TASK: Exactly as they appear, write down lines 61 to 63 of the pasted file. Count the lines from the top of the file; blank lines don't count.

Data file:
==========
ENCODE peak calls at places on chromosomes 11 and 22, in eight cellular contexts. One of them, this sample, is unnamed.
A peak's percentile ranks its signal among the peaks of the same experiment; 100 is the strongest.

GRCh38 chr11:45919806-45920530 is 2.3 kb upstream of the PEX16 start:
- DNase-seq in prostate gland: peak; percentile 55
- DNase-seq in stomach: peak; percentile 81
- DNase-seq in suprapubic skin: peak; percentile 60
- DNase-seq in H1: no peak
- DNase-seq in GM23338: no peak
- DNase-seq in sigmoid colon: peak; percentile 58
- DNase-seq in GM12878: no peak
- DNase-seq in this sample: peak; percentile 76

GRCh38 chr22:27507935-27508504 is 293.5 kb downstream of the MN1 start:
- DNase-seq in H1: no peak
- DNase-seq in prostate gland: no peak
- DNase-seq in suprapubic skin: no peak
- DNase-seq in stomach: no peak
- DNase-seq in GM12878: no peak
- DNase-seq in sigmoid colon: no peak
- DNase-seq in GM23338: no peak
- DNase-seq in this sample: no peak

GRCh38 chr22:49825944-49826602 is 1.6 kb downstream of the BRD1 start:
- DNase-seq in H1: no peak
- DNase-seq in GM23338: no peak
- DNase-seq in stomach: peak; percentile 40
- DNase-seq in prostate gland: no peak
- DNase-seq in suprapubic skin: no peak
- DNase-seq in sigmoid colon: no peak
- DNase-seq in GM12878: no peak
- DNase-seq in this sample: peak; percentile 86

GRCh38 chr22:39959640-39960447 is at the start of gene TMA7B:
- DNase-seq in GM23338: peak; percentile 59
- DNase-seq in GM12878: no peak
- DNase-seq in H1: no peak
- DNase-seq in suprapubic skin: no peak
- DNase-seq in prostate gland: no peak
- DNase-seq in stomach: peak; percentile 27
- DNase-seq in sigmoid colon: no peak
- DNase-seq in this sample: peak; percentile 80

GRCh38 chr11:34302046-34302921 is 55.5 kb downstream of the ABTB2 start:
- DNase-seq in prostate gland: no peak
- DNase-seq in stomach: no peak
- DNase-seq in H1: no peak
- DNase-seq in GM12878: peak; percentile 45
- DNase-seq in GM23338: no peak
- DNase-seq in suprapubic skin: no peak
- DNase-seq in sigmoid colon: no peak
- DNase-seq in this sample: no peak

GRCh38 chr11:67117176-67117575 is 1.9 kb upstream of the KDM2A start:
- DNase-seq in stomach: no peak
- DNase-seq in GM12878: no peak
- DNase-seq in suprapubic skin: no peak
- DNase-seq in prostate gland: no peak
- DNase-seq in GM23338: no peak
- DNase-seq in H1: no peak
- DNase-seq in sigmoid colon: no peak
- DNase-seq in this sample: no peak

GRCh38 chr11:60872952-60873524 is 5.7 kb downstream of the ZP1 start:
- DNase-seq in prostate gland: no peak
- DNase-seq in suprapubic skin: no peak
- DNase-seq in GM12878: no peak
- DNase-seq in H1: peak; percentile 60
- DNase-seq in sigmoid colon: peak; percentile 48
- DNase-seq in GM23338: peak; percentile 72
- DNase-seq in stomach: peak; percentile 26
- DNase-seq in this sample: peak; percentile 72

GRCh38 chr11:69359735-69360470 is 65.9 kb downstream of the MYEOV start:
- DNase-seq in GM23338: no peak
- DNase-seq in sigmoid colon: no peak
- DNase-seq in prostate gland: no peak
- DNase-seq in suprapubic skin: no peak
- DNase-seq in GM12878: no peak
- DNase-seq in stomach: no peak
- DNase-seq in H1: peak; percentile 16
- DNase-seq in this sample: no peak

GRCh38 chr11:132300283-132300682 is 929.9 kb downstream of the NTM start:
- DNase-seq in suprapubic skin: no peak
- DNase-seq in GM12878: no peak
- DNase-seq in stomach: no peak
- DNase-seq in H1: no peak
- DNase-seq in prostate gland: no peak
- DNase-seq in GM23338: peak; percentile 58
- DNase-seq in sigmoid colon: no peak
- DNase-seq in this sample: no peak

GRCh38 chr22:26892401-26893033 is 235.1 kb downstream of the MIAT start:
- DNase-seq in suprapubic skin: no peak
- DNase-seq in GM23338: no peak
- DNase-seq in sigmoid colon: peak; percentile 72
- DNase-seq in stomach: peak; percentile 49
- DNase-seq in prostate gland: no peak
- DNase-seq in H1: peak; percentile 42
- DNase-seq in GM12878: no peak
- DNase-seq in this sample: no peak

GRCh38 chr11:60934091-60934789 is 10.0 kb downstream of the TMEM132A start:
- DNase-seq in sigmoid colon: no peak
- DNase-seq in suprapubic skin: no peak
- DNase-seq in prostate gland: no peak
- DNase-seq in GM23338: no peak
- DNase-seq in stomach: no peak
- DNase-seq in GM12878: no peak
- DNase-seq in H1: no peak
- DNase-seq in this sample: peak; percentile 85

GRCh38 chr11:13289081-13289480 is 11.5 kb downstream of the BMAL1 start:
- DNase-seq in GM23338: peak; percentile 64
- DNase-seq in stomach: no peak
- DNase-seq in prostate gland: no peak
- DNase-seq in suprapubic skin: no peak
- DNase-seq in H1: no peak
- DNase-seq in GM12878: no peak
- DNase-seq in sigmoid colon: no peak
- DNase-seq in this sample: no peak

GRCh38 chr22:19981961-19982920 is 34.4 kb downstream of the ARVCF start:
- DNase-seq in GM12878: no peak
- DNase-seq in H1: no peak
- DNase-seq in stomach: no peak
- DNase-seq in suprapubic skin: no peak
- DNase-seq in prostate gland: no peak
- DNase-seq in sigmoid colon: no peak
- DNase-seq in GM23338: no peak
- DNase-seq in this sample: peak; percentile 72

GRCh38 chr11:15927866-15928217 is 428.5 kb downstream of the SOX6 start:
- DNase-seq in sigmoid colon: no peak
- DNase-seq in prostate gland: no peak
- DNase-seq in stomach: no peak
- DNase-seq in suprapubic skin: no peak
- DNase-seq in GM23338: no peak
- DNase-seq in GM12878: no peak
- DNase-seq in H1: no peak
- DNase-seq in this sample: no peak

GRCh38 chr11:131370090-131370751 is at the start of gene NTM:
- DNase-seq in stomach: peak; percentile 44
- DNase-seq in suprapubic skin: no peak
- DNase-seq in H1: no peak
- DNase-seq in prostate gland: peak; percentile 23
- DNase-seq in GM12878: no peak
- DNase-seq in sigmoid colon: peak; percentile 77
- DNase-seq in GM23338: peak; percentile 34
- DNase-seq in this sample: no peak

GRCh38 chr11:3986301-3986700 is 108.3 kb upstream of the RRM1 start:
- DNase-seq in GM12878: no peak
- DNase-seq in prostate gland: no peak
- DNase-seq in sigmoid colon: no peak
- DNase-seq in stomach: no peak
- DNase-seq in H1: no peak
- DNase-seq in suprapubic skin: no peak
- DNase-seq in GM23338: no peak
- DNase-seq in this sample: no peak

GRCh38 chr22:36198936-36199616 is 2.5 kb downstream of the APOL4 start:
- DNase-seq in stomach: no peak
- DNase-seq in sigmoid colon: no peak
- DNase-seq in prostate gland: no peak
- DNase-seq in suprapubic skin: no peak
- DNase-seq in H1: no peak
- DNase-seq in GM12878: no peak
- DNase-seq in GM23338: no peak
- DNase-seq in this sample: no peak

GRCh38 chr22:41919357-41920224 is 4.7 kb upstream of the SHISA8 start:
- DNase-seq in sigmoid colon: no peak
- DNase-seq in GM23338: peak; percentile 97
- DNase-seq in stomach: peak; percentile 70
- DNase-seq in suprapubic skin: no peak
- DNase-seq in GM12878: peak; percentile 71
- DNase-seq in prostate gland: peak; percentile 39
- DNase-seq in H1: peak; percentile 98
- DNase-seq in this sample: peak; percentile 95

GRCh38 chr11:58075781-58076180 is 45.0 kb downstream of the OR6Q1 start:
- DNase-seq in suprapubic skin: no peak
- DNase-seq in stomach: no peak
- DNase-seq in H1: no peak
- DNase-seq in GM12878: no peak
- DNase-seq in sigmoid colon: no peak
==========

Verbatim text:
- DNase-seq in H1: peak; percentile 60
- DNase-seq in sigmoid colon: peak; percentile 48
- DNase-seq in GM23338: peak; percentile 72